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Located in the southern neighborhoods of Nouméa, la Baie des Citrons is one of the most accessible snorkeling spots of New Caledonia. Sea turtles, sea snakes and hundreds of species of tropical fish can all be seen here, particularly at the coral reef bordering both ends of the beach. Don’t hesitate to pay it a visit if you stay in Nouméa.
La Baie des Citrons (Lemons Bay) is located in Noumea’s urban area, approximately 2.5km south to the city center. If you come by car, you’ll find parking spaces along the beach or in the nearby parking areas. This spot is also well served by public transportation. The Aquarium des Lagons is just a 150-meters walk from the south tip of the beach.
You can enter the water anywhere along the beach. Since the central part of the bay is the least interesting part to snorkel, we recommend you to enter the water on the northern or the southern tips of the beach, closer to the reef areas.
All the bay is worth exploring, but underwater life is at its most abundant along the reef areas extending on either sides of the bay. The central part of the bay is of less interest, mainly made up of sandy beds sprinkled with some coral bommies (↕3-15ft/1-5m).
In the reef areas (particularly on the southern reef), coral is quite healthy, attracting a wide variety of marine life. Crowds of green chromis can be seen over branching coral, while surgeonfish, parrotfish and butterflyfish come and go along the reef. Look for sea anemones: most of them are inhabited by fire clownfish, one of the most common anemonefish species in New Caledonia. Juvenile blue triggerfish and scorpionfish prefer the shelter of the rocky cavities, don’t hesitate to have a look in the shadows of the reef. Snappers, razorfish, octopuses and even sea snakes sliding on the seabed looking for a prey are amongst the other species you will most probably come across during your exploration.
In la Baie des Citrons, you will also have good chances to spot sea turtles, mainly hawksbill sea turtles. They can be seen either in the reef areas and in the central part of the bay. As always with sea turtles, respect the elementary rules of observation: don’t chase them, don’t hold on to their shells, don’t touch them, and stay at a reasonable distance when they come up to the surface to breathe.
La Baie des Citrons is one of Noumea’s most lively areas, including in the evening. You’ll find a wide range of accommodation, shops and food options all along the seafront.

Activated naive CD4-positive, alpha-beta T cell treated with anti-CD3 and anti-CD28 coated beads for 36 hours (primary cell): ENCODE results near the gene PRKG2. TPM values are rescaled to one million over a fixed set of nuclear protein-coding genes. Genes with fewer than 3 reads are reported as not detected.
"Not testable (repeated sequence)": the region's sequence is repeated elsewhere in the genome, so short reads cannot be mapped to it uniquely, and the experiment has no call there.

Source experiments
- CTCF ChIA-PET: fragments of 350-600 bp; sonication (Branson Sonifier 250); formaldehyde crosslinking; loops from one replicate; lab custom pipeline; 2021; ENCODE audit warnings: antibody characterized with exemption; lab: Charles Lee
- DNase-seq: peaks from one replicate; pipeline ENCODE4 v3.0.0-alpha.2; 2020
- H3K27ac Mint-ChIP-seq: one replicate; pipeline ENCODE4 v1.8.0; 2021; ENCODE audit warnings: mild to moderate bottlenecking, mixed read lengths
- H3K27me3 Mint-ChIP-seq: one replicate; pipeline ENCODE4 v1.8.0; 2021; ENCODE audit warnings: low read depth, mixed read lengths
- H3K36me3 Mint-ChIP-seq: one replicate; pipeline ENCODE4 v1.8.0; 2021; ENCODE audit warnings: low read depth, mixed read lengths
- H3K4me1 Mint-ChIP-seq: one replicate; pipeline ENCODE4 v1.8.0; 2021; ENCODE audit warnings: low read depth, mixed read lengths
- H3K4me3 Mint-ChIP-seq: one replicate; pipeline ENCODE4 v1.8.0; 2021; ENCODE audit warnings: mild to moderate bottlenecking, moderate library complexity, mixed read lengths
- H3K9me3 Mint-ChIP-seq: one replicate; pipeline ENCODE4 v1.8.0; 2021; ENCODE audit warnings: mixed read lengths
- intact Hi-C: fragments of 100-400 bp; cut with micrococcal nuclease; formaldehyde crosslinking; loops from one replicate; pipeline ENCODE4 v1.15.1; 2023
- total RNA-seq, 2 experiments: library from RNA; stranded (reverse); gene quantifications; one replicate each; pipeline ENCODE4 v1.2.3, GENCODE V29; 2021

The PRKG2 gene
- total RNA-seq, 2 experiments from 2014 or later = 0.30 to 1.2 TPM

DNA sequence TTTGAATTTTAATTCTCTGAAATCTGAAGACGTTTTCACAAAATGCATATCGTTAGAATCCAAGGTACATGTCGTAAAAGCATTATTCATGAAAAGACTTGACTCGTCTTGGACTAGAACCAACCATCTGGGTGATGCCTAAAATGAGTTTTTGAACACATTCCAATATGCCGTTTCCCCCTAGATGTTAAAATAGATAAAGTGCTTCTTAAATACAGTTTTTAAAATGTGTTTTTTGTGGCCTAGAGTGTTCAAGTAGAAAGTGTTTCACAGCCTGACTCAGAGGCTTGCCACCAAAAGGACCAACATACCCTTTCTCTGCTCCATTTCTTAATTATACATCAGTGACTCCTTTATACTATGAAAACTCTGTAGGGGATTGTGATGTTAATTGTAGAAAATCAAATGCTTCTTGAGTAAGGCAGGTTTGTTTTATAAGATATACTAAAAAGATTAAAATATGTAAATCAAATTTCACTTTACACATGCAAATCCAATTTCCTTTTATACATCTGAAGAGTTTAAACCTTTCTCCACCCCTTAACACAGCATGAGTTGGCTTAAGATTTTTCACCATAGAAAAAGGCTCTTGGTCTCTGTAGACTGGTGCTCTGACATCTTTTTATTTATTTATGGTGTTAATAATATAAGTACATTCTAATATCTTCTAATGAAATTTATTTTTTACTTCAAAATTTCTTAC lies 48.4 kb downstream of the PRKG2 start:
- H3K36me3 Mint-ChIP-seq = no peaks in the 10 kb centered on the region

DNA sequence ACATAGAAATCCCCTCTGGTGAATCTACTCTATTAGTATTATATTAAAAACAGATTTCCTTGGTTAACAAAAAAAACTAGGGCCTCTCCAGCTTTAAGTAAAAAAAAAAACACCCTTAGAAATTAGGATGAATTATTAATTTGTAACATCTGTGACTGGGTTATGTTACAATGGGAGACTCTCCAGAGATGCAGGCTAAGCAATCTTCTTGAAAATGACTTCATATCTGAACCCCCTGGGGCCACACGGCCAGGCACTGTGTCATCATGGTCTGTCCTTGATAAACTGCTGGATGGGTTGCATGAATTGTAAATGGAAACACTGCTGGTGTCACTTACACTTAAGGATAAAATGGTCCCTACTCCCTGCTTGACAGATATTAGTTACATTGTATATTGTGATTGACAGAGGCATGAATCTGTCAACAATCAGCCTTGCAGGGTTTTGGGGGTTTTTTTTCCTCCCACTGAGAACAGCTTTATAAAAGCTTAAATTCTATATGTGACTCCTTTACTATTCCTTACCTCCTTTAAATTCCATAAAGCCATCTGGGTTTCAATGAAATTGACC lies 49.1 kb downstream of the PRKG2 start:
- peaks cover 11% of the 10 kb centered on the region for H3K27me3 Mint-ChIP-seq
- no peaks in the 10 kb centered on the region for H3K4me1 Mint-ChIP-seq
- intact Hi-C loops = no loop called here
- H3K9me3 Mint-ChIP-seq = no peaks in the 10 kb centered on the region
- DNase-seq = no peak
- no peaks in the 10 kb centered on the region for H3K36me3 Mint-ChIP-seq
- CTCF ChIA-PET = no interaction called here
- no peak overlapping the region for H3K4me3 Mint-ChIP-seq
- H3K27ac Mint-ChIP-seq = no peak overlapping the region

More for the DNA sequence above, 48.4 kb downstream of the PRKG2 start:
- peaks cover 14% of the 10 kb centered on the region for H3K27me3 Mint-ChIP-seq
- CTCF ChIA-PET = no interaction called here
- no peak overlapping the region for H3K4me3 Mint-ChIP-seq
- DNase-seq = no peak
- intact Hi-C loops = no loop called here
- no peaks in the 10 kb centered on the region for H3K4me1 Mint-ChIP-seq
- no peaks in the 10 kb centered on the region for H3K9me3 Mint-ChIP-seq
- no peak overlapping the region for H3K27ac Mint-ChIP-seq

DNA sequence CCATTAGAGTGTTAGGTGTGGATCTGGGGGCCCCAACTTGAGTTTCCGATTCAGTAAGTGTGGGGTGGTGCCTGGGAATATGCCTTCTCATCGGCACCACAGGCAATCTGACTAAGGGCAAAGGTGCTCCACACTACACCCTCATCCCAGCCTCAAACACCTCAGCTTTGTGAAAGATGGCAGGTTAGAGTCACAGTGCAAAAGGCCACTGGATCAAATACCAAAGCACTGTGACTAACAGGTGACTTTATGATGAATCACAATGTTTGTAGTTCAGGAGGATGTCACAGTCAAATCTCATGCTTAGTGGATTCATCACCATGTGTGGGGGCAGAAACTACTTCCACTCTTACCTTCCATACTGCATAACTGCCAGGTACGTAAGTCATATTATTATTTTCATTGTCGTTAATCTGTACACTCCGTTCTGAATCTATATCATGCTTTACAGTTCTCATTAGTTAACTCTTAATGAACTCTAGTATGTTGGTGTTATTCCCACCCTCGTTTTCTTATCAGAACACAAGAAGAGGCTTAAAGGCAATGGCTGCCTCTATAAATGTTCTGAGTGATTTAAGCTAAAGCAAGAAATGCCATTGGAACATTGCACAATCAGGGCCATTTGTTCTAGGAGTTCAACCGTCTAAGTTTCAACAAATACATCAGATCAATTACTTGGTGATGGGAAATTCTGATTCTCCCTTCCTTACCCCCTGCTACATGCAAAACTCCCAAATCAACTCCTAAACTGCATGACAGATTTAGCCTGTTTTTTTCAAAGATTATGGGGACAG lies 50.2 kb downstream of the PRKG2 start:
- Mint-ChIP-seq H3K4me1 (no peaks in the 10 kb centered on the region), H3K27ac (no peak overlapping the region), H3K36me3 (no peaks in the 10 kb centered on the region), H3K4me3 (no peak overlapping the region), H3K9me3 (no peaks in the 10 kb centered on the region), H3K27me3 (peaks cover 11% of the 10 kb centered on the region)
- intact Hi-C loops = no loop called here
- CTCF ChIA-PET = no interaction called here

These snorkeling spots are accessible to beginners and kids. You will enter the water gradually from a beach, or in a less than 3ft. deep area. The sea is generally calm, shallow, with almost no waves or currents. These spots are usually located in marked and/or monitored swimming areas. It is not necessary to swim long distances to discover the sea life.
This level only apply when the spot experiences optimal sea and/or weather conditions. It is not applicable if the sea and/or weather conditions deteriorate, in particular in the presence of rough sea, rain, strong wind, unusual current, large tides, waves and/or swell. You can find more details about the definition of our snorkeling levels on our snorkeling safety page.
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Snorkeling spots are part of a wild environment and their aspect can be significantly altered by weather, seasons, sea conditions, human impact and climate events (storms, hurricanes, seawater-warming episodes…). The consequences can be an alteration of the seabed (coral bleaching, coral destruction, and invasive seagrass), a poor underwater visibility, or a decrease of the sea life present in the area. Snorkeling Report makes every effort to ensure that all the information displayed on this website is accurate and up-to-date, but no guarantee is given that the underwater visibility and seabed aspect will be exactly as described on this page the day you will snorkel the spot. If you recently snorkeled this area and noticed some changes compared to the information contained on this page, please contact us.
The data contained in this website is for general information purposes only, and is not legal advice. It is intended to provide snorkelers with the information that will enable them to engage in safe and enjoyable snorkeling, and it is not meant as a substitute for swim level, physical condition, experience, or local knowledge. Remember that all marine activities, including snorkeling, are potentially dangerous, and that you enter the water at your own risk. You must take an individual weather, sea conditions and hazards assessment before entering the water. If snorkeling conditions are degraded, postpone your snorkeling or select an alternate site. Know and obey local laws and regulations, including regulated areas, protected species, wildlife interaction and dive flag laws.
Marine reserve with shallow and healthy coral reef
Small reef and shallow seagrass meadows with sea turtles
Narrow fringing reef with coral and reef fish
Shallow natural pool with coral, clams and reef fish
Preserved shallow coral gardens with reef fish
Bay with coral bommies and reef fish
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